Monday, February 22, 2010

Singapore casino crimes may be a taste of things to come

As a regular contributor to Gambling Compliance, an industry publication, I closely followed Singapore's transition into a casino city.

One of the biggest concerns for Singapore's nascent casino regulators and police was how to ensure that the crime, both organized and low-level, that plagues Macau and other casino destinations in Asia was not replicated in the a city that prides itself on its safety and security.

So what to make of the news that Singapore arrested eight people and jailed one within the first four days of the opening of the first of Singapore's two casinos?

The crimes - theft of a mobile phone, identity fraud and attempts to avoid the S$100 ($71) daily entry fee for locals - were pretty minor and I suspect the authorities will not be too bothered about a few initial such offences.

But the police will be keen to ensure that such petty crime does not become endemic.

Nevertheless, the bigger concern is regarding organised crime: illegal moneylending, money laundering, side-betting and related issues including prostitution and violence.

These professional crooks are much more sophisticated and it will take some time before it becomes apparent whether the Singaporean authorities have managed to keep them away from its virgin casinos.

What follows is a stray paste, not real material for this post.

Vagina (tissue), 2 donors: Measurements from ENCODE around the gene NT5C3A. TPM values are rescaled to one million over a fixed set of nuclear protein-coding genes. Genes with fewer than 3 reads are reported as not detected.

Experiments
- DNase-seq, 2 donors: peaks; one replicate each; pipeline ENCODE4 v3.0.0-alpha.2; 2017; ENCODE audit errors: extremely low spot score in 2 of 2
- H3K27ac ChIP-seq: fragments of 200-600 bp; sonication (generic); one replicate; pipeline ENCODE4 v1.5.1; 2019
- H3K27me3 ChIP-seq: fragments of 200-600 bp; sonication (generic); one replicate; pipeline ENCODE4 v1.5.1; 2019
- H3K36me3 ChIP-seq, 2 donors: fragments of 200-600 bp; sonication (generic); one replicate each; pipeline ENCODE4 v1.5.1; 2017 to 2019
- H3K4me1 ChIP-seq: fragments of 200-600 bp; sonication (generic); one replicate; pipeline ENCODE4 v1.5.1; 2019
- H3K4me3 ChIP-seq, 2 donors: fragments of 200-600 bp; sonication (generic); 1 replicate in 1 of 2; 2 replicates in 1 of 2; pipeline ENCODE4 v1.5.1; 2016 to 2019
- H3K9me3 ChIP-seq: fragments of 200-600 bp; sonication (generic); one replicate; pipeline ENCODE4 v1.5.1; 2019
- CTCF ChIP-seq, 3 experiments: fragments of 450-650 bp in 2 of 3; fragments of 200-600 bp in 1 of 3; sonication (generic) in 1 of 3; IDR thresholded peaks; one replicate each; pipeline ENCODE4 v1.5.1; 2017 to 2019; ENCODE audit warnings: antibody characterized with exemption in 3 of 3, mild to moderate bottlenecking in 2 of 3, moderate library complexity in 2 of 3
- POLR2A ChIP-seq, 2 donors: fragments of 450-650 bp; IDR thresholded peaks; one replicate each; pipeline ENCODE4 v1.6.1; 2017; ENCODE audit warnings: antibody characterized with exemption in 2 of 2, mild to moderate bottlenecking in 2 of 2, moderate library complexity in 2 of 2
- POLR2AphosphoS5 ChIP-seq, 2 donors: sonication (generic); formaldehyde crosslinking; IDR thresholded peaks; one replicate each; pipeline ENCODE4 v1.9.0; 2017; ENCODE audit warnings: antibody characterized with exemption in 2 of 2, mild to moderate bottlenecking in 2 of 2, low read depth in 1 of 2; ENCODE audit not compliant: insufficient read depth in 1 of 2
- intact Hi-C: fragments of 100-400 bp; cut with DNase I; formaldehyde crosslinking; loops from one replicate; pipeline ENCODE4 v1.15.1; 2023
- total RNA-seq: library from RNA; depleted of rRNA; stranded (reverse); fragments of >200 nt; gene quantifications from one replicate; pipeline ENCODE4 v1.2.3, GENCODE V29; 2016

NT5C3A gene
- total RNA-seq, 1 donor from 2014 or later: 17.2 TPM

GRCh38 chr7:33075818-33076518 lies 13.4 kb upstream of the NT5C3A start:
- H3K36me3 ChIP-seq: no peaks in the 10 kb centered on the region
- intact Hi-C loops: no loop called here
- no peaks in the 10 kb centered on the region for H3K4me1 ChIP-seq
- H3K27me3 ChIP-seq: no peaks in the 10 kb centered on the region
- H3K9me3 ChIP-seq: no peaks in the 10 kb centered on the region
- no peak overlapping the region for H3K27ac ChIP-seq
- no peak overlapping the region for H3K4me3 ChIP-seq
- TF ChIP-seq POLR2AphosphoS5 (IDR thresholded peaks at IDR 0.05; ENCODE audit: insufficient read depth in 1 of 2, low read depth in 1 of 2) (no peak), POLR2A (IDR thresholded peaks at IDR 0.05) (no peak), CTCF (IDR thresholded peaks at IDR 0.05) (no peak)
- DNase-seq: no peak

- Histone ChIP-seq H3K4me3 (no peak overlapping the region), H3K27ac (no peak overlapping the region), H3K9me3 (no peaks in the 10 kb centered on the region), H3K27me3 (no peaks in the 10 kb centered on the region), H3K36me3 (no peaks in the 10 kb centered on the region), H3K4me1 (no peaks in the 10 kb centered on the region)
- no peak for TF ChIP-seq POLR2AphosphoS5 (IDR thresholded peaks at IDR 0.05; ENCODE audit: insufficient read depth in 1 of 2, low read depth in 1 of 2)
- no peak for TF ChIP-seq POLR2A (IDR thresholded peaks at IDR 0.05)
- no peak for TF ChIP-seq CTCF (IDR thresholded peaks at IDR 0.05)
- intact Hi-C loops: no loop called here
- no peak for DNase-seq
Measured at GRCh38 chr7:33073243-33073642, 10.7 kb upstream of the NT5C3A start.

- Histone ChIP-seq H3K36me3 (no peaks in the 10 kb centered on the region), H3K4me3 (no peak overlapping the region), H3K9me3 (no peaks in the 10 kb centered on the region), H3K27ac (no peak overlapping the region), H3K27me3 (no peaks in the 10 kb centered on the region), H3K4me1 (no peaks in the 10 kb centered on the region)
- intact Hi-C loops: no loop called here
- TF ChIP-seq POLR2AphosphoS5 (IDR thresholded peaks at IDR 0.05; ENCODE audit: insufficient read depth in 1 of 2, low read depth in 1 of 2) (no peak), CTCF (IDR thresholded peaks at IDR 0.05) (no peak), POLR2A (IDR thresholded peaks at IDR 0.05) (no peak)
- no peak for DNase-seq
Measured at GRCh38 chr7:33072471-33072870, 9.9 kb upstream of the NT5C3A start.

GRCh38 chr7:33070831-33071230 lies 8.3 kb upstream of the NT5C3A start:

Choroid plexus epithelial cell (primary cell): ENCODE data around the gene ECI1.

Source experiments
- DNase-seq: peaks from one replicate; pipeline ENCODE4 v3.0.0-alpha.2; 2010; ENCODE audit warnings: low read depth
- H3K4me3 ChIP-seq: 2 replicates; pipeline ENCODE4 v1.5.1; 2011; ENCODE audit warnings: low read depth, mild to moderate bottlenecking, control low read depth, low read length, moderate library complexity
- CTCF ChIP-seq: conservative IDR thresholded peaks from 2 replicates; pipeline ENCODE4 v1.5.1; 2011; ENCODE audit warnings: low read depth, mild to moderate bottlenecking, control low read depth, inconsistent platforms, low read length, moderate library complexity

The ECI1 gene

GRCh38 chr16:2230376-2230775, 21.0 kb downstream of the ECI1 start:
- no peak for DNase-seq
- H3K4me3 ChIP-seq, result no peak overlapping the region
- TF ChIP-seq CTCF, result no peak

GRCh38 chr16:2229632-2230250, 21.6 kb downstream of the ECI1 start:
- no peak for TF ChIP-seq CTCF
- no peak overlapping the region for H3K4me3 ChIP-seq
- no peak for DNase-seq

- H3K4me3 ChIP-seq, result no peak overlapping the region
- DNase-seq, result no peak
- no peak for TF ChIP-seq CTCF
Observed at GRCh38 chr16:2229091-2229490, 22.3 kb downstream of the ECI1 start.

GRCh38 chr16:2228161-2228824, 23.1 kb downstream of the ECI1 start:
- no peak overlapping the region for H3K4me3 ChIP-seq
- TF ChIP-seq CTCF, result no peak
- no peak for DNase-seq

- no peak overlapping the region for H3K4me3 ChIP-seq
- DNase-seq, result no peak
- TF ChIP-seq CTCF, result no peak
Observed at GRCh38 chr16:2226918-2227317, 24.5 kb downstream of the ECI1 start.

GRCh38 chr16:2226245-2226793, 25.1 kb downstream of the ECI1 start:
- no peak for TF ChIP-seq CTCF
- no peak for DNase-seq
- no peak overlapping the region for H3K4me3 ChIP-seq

I'm hoping to visit the casinos in the next couple of months to get a better idea of how Singapore's latest gambling experiment is working out.


  1. The assumption that these minor crimes resulted from the opening of a few casinos is a bit far fetched. Is it possible that this was more of a coincidence and that Singapore's police are jumping to conclusions a little too soon?

  2. My bet is on the professional crooks getting the better of our men-in-blue. Look no further than the moron helming MHA and you get my drift.

    All these years the men-in-blue have been honing their skills to deal with opposing politicians and it takes a primary 6 school dropout like Mas Selamat to expose their deficiencies.

    In general they can't be streetsmart if you go by the example of the dear leader, who was taken to the cleaners by the professional crooks in the Suzhou joint venture.

    Incidently the massive losses by GIC and Temasek also suggest professional crooks were involved and I believe they were capable of selling sand to the Arabs.